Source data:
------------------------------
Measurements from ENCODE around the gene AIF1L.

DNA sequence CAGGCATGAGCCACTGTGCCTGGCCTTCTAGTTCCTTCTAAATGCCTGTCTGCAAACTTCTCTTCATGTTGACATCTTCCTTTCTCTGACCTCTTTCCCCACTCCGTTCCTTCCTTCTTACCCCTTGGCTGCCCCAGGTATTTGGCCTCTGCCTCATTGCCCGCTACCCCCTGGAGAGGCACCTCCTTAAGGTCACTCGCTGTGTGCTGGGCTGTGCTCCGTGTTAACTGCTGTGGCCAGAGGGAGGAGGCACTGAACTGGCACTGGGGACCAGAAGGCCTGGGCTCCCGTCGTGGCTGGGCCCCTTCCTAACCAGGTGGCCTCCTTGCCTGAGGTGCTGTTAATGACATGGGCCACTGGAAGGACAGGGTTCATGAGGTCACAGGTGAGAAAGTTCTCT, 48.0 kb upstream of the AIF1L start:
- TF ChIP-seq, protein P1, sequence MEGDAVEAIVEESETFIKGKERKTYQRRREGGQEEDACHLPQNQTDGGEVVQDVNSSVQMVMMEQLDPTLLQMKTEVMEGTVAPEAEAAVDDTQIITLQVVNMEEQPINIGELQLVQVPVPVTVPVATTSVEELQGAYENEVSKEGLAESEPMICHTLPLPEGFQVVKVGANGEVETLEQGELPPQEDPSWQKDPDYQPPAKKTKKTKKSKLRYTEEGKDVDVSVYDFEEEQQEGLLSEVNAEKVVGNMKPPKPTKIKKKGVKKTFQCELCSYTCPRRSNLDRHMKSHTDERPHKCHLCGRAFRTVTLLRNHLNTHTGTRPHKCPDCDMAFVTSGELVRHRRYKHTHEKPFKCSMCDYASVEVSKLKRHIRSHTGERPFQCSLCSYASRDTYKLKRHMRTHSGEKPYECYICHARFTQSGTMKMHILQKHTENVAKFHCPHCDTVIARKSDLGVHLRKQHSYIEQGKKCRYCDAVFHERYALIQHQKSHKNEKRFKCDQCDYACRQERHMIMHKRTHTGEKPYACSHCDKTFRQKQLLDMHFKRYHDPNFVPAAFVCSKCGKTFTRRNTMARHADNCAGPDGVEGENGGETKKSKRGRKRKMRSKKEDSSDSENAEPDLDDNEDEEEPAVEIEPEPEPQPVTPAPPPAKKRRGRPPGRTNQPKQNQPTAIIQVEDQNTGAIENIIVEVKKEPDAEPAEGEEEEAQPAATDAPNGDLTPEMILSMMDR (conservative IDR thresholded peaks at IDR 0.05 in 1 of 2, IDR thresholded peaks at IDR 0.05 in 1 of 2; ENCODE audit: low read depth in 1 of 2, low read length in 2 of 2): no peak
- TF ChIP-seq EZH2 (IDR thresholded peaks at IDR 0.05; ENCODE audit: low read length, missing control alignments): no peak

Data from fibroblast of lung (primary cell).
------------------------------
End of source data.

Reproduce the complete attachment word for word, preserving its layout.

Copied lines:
Measurements from ENCODE around the gene AIF1L.

DNA sequence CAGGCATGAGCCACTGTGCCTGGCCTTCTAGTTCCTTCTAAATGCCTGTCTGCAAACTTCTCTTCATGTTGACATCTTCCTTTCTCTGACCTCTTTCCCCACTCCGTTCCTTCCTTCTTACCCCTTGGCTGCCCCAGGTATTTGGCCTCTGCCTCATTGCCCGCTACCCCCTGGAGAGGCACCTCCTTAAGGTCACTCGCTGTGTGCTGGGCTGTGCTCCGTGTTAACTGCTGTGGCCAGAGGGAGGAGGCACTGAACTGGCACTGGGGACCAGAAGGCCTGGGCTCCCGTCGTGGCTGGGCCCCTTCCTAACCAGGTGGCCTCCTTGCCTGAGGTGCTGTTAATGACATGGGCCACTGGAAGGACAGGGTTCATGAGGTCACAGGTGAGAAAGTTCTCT, 48.0 kb upstream of the AIF1L start:
- TF ChIP-seq, protein P1, sequence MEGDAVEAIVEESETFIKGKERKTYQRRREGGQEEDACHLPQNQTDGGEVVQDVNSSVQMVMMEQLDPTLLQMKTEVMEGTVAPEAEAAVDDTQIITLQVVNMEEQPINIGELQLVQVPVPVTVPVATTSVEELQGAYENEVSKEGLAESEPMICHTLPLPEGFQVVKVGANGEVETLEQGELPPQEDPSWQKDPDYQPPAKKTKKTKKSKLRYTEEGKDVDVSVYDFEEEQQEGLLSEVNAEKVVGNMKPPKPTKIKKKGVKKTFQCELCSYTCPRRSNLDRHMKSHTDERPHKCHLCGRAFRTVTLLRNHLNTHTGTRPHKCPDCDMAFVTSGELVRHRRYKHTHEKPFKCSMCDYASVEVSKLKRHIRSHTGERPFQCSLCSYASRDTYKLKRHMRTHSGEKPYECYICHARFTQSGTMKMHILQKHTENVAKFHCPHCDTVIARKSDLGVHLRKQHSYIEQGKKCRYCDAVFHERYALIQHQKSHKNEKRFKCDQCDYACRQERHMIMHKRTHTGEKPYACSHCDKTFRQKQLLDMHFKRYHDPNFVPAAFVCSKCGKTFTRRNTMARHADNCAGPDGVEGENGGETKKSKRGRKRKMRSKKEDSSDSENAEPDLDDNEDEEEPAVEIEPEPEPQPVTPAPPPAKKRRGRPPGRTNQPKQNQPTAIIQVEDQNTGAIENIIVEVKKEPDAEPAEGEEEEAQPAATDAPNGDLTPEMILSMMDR (conservative IDR thresholded peaks at IDR 0.05 in 1 of 2, IDR thresholded peaks at IDR 0.05 in 1 of 2; ENCODE audit: low read depth in 1 of 2, low read length in 2 of 2): no peak
- TF ChIP-seq EZH2 (IDR thresholded peaks at IDR 0.05; ENCODE audit: low read length, missing control alignments): no peak

Data from fibroblast of lung (primary cell).